Kaley's (mostly) Oracle Database Blog
Hi! I'm Kaley Crum, Oracle DBA.
Welcome to my (mostly) Oracle database blog.

ROWID – What are the first 6 bytes?

Quick experiment: As mentioned in a previous post, the an Oracle Physical ROWID is 18 bytes laid out in the following manner:

  • Letters 1-6 = the OBJECT_ID
  • Letters 7-9 = the relative FILE_ID
  • Letters 10-15 = the BLOCK within the file
  • Letters 16-18 = the ROW within the block

But!  There are TWO different object ID’s associated with a table…one for the table itself, another for the table segment ( select object_id, data_object_id from dba_objects ).

So which one does a ROWID point to?

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Are You Getting “Real” Read Consistency in Oracle updates? (Part II)

Earlier, I ran an experiment to see if we got what I considered to be true read consistency on a table.  Initially, admittedly, I didn’t think it was possible without first locking the entire table.  And I still believe that’s the case with updates I envisioned them initially.

I was, however, thrown for a loop when I discovered the SCN of the update that was being performed was after the SCN of an update that had been started after the update, which made me devise the theory that if an update reaches a row that has been updated since the start of the statement, the read consistency of the row is foiled and the query has to start back at the beginning to achieve true read-consistency.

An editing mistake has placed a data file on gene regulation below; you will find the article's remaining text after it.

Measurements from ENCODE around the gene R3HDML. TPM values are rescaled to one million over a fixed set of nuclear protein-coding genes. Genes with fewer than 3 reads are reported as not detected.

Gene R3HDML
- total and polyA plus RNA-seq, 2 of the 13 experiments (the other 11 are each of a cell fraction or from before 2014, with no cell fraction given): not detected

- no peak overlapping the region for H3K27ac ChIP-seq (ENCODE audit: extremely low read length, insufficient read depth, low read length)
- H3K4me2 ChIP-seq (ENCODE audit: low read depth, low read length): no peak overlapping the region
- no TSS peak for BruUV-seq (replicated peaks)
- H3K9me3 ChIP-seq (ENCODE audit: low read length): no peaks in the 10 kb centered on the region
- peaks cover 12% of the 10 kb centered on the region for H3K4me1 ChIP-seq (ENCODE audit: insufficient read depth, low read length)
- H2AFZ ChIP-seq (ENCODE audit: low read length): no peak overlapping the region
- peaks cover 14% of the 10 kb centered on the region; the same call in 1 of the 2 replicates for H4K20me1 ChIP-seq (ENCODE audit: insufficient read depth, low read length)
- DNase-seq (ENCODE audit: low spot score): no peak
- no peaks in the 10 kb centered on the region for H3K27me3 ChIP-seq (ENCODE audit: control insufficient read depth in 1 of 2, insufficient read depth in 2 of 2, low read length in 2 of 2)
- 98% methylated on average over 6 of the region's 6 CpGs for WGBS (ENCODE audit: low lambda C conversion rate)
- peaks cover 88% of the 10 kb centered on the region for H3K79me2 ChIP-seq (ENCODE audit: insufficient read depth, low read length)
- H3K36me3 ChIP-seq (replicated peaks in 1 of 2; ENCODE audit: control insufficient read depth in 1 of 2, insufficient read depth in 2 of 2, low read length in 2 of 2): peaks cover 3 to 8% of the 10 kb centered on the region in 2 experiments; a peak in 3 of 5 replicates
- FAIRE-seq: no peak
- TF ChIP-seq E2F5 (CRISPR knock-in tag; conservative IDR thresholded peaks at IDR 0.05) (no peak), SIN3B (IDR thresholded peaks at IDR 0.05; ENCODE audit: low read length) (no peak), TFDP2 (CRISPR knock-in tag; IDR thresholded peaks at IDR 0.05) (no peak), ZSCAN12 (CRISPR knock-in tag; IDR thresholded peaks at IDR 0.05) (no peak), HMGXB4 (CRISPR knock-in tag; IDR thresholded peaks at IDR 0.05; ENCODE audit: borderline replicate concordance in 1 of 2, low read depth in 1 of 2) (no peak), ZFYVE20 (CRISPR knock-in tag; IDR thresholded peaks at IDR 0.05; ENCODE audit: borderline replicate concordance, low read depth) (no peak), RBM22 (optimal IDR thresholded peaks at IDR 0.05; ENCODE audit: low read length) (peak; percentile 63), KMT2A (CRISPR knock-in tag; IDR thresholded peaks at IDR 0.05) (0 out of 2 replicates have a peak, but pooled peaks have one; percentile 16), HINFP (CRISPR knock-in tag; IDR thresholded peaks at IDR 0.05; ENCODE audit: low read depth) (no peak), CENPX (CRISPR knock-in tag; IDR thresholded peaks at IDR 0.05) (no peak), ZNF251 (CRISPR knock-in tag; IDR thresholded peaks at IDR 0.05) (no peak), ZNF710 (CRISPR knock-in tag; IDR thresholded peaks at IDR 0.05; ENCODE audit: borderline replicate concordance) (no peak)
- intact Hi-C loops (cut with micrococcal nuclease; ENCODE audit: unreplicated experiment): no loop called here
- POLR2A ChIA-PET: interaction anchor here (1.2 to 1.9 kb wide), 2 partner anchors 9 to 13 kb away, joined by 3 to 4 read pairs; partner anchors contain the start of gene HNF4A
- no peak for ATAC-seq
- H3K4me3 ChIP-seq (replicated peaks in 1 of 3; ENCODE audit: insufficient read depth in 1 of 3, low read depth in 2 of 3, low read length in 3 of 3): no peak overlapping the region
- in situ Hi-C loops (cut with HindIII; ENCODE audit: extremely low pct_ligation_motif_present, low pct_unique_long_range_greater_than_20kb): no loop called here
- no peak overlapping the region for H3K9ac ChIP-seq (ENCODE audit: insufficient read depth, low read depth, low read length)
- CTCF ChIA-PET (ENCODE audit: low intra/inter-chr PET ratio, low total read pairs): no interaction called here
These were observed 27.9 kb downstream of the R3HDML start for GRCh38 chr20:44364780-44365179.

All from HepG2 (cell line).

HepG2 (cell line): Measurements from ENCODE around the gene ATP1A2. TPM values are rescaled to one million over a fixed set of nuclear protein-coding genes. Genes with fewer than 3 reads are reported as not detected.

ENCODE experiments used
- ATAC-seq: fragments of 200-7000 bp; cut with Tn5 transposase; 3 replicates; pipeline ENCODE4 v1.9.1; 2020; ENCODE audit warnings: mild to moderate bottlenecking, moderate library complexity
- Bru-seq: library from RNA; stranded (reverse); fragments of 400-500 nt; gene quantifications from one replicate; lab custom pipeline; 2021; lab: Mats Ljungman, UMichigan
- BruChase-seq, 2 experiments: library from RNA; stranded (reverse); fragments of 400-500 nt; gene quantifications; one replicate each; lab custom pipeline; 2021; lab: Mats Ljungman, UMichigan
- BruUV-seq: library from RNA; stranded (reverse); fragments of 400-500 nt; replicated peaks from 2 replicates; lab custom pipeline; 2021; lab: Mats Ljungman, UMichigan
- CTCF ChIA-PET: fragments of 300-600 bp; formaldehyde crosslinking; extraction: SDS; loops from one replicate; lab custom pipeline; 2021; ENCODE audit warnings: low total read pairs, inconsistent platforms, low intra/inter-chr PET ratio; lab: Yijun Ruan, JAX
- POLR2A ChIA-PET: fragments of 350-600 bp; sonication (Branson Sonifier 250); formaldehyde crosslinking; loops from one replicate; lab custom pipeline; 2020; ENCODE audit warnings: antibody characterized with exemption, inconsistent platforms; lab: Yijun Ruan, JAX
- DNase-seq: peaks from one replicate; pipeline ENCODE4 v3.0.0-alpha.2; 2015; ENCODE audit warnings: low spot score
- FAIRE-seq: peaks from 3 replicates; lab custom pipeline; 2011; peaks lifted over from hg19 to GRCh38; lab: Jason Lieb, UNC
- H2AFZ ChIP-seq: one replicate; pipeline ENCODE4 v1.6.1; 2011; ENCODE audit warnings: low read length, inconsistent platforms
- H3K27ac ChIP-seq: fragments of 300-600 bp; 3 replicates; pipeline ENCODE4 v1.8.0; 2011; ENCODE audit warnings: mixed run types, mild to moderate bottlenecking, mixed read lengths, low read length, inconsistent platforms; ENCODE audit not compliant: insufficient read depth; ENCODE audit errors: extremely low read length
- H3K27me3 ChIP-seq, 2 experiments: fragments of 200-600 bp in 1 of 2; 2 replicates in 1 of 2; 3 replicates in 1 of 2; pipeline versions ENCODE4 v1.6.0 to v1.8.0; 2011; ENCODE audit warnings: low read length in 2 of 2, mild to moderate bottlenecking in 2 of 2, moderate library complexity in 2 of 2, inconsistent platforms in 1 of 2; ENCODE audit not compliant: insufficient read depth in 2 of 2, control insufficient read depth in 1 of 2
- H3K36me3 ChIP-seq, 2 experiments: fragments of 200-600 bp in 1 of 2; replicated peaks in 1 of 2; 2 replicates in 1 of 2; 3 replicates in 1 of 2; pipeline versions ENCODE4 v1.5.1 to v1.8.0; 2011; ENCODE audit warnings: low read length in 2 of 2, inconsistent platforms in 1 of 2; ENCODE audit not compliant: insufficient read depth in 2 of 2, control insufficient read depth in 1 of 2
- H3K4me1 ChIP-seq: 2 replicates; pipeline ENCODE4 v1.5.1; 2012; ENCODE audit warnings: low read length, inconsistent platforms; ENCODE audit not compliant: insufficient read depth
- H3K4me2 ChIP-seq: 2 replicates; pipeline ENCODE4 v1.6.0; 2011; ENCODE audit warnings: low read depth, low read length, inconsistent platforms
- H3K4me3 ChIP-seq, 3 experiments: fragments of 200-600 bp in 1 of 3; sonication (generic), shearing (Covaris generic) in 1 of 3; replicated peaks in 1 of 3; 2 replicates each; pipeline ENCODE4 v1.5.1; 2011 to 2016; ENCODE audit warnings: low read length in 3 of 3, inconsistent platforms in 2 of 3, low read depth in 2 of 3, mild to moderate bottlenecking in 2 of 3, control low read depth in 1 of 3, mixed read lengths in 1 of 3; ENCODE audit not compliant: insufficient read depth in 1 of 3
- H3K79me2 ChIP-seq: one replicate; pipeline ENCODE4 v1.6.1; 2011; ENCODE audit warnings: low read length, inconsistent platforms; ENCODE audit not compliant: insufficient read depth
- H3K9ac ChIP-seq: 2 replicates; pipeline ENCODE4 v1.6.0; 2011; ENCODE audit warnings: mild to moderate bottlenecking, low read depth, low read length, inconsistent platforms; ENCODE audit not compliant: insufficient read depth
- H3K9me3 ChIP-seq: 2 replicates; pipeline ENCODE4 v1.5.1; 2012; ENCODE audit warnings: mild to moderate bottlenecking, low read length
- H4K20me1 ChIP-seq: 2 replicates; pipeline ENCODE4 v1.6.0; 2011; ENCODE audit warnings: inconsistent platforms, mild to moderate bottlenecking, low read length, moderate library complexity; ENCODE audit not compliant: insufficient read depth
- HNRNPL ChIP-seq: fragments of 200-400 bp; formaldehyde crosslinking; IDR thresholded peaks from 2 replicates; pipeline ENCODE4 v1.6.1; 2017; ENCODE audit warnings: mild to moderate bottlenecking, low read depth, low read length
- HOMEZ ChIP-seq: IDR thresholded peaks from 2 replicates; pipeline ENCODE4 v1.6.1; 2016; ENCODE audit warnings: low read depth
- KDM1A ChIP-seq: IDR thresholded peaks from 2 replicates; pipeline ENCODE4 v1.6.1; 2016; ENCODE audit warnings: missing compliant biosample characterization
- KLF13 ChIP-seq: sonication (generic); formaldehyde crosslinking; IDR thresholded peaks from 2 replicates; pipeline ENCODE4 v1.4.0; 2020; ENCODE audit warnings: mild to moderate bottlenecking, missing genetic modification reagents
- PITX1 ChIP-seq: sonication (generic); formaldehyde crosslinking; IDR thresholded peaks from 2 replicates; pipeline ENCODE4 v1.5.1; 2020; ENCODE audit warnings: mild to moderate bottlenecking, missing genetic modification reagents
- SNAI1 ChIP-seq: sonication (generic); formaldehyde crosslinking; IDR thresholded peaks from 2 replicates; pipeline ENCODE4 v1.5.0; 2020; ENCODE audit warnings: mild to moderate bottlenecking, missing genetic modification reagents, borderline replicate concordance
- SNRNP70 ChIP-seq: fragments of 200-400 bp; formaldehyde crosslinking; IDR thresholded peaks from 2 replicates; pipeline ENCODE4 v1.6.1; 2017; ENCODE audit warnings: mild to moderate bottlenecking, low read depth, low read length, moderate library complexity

Today, I’ll prove that theory either true or false.

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Are You Getting “Real” Read Consistency in Oracle Updates? (Part I)

I read one of Tom Kyte’s books awhile back, and he mentioned that in Oracle, everything is done with read consistency.  Everything from SELECTs, INSERTs, UPDATEs, to DELETEs…the whole 9 yards is done with a read consistency that looks at what the table looked like at the beginning of the query.  But is this true for update statements, where you have to both read and modify the data?

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DBMS_PARALLEL_EXECUTE Example

You may know that pulling data over a database link is serial, which is a great opportunity to take advantage of DBMS_PARALLEL_EXECUTE.

Here’s an example of how to pull something over a database link in parallel.

 

 

Oracle Java Procedure Example

I had a book tell  me that Java procedures couldn’t be scheduled using DBMS_SCHEDULER, which I didn’t buy because I had just read in another book that you *could* schedule Java procedures using DBMS_SCHEDULER.  I tried it for my self…turns out, you can, in fact, schedule Java procedures.  Here’s the proof (from Oracle 11.2).

 

Query to Examine Blocking

 

See All Grants Necessary for Selecting From a View

Ran into a frustrating problem where schema “A” couldn’t select from a view that schema “B” owned.  This was because schema “B” referenced tables that were owned by schema “C,” and schema “B” was granted “SELECT” privileges only on those tables, where it should have been granted “SELECT…WITH GRANT OPTION.”

This is a bit like killing a fly with a sledgehammer, so it should be used with thoughtful consideration to the exact privileges that are being granted.  But this SQL should list out all the necessary grants for a user to be able to select from a view.  Just fill in the VIEW_OWNER, VIEW_NAME, and GRANT_SELECT_TO pieces.